Sunday, March 30, 2008

Profiles in Courage

by expatbrian

When I first saw the movie "The Killing Fields" in the mid 80's I, like most Americans, was completely ignorant of the events taking place in Cambodia. Like many vets, I saw all the movies that were related to Vietnam in an effort I suppose to find some meaning that I had missed. Most were disappointments but this movie, based on the genocide of the Khmer Rouge from 1975 to 1979, was so much better than the rest that I ended up watching it 3 times over the years.

It depicts the real life close relationship between western journalist Sydney Schanberg and his Cambodian counterpart, Dith Pran who worked as an interpreter for western newsmen trying to report on the war. The movie won three Oscars.

Dith Pran was captured by the Khmer Rouge but managed to survive by hiding his intellectual background and pretending to be a peasant. The horrors he witnessed are for most, unimaginable and the courage and fortitude he displayed is the stuff of legends.

After Dith finally escaped and moved to the U.S., he became a goodwill ambassador for the United Nations High Commissioner for Refugees and founded the Dith Pran Holocaust Awareness Project, dedicated to educating people on the history of the Khmer Rouge regime.

He was "the most patriotic American photographer I've ever met, always talking about how he loves America," said Associated Press photographer Paul Sakuma, who knew Dith through their work with the Asian American Journalists Association.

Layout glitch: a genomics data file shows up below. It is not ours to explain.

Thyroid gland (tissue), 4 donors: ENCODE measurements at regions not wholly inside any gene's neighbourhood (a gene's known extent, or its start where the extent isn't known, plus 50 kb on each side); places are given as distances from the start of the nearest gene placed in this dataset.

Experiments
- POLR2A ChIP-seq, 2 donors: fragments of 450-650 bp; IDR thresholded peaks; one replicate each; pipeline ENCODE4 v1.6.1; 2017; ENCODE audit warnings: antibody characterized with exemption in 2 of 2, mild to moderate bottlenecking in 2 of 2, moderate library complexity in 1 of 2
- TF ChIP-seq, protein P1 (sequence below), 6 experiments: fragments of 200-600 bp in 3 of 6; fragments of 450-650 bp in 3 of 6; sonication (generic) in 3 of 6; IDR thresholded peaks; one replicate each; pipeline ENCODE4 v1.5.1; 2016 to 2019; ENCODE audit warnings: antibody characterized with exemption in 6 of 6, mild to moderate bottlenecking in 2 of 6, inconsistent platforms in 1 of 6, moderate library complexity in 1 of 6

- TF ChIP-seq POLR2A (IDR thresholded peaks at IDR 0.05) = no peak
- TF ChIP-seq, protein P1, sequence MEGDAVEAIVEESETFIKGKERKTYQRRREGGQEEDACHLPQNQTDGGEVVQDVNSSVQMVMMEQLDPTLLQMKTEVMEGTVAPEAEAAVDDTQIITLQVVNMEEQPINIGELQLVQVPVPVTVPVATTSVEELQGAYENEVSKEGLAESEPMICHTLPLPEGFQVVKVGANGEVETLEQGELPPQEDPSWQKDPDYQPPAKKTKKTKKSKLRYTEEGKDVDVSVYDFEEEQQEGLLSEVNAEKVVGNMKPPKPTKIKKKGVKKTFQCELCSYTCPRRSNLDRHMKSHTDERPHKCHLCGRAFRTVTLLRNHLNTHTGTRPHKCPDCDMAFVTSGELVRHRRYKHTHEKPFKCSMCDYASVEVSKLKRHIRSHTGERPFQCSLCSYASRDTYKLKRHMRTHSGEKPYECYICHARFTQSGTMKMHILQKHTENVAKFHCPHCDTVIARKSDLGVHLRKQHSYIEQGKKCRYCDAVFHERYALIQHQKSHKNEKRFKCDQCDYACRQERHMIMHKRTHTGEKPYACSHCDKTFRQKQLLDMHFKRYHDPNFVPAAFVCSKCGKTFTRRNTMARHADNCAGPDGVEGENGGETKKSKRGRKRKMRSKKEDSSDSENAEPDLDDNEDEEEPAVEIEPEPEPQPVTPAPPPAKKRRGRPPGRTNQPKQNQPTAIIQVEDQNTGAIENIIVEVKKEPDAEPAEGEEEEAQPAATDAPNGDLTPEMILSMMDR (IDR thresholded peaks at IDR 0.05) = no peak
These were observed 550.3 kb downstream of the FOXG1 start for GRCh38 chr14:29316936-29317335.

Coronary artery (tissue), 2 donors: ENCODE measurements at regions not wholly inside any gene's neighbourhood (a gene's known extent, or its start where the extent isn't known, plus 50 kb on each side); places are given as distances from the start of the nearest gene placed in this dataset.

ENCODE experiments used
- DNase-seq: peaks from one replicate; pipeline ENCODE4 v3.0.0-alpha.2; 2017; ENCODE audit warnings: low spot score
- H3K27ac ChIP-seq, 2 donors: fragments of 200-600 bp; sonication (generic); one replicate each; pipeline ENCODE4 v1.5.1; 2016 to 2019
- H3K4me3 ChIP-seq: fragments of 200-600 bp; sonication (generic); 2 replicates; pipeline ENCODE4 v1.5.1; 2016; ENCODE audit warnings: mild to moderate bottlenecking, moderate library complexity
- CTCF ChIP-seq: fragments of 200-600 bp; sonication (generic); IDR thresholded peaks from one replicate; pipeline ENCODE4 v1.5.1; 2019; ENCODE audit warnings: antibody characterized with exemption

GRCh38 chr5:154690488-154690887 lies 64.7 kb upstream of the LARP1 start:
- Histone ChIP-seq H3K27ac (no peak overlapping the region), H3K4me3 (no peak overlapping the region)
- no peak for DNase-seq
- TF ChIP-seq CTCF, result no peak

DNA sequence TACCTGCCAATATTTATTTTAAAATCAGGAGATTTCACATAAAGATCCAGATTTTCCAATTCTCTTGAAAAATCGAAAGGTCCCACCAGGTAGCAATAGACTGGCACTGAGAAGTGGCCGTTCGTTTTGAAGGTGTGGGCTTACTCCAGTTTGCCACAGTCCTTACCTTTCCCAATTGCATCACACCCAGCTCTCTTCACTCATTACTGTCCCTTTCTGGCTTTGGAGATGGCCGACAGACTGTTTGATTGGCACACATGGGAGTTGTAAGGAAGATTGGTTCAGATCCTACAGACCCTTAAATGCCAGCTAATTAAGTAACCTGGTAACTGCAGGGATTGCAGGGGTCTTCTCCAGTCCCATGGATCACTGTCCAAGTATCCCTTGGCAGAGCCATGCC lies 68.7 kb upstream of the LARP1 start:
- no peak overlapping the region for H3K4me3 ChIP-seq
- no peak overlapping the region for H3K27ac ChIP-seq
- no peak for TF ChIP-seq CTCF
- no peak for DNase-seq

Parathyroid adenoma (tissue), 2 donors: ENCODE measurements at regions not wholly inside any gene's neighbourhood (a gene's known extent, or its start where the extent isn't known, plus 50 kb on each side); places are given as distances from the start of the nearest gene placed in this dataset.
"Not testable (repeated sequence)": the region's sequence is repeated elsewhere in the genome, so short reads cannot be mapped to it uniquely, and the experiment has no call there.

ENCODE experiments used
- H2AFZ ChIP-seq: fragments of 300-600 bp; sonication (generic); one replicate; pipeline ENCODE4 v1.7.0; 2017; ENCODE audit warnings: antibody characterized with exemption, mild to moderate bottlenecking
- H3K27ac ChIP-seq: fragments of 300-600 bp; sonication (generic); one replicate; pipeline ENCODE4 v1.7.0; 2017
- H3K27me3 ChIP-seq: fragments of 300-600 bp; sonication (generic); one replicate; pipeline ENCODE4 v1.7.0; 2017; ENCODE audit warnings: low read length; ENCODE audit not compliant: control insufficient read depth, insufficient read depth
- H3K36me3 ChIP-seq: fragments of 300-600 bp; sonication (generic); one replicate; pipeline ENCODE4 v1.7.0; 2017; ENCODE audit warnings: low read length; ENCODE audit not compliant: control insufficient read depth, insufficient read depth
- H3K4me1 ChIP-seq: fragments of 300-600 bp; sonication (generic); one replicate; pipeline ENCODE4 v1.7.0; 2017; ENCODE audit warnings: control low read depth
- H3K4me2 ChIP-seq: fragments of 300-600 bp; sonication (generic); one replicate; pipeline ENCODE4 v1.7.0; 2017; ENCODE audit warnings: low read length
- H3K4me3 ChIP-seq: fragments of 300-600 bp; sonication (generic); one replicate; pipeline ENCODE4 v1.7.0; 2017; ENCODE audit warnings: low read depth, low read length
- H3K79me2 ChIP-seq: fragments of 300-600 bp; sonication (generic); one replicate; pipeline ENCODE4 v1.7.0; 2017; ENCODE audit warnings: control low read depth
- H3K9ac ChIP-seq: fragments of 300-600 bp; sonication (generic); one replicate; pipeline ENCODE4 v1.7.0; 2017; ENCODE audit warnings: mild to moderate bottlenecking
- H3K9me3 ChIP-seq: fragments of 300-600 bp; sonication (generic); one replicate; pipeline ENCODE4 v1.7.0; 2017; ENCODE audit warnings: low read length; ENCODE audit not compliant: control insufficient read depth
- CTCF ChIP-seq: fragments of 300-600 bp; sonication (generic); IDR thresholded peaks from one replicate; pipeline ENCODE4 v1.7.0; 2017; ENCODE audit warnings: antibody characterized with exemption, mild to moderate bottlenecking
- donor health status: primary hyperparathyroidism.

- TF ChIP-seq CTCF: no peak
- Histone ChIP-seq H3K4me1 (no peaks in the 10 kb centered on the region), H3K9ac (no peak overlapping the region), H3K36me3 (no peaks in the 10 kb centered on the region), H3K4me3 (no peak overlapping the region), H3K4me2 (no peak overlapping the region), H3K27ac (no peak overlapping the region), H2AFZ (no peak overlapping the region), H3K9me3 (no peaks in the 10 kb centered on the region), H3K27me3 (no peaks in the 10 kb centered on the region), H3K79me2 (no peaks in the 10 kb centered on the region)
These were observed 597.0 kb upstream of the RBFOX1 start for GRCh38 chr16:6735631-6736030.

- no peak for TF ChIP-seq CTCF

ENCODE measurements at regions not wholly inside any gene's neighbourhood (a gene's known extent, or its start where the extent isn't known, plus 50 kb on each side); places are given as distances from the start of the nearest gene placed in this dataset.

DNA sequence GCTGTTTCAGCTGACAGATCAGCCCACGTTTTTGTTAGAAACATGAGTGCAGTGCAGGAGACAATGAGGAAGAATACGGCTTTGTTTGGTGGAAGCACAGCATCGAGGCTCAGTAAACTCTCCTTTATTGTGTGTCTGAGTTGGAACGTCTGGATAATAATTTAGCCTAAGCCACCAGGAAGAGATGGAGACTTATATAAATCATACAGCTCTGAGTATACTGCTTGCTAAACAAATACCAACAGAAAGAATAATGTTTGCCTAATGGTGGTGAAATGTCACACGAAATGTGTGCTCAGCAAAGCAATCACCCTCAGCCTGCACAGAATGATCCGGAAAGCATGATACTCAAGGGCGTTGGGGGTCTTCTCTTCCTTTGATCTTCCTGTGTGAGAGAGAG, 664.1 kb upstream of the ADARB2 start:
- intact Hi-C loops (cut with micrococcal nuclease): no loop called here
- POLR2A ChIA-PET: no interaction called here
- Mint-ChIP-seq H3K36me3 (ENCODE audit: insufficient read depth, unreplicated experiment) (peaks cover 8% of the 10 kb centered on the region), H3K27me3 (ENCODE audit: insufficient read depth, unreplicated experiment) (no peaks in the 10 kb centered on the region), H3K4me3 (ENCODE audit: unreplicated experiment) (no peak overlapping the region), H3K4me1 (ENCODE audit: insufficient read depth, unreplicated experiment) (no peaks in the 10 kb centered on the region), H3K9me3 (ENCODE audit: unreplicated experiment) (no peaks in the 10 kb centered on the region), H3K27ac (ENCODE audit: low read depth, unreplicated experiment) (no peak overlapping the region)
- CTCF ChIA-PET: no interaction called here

It was Dith Pran himself who coined the phrase "killing fields" when describing the horrifying stacks of corpses and skeletal remains of victims he encountered on his desperate journey to freedom.

Dith Pran died yesterday at his home in New Jersey from pancreatic cancer. He was 65.

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3 Comments:

Blogger rockync said...

I'm so glad to see you giving a nod to the life of this courageous man. I too had not known about the horrors of Cambodia until the release of the Killing Fields. And that he could survive on his wits and find his way here to live a fulfilling life is a testment to his tenacity and humanity. I think this quote speaks volumes about this extraordinary human being:
Dith spoke of his illness (pancreatic cancer) in a March interview with The Star-Ledger of Newark, N.J., saying he was determined to fight against the odds and urging others to get tested for cancer.
"I want to save lives, including my own, but Cambodians believe we just rent this body," he said. "It is just a house for the spirit, and if the house is full of termites, it is time to leave."

6:40:00 PM  
Blogger Libby Spencer said...

Thank you for picking this one up Brian. I wanted to mark the occassion but I didn't know enough about him to blog about it.

I didn't see the movie. I kind of missed of the 80s. I was doing the self sustenance thing on the farm for that decade and we couldn't even get much TV there. It was a 45 minute drive just to get milk after six o'clock. I lost touch with pop culture in those years.

I read a lot of newspapers though and I remember Cambodia. What a travesty.

8:38:00 PM  
OpenID expatbrian said...

It is certainly a movie worth seeing. You can watch it and many others streamed online at www.surfthechannel.com. Or you can download it into your torrent or emule from www.sharethefiles.com.

9:30:00 PM  

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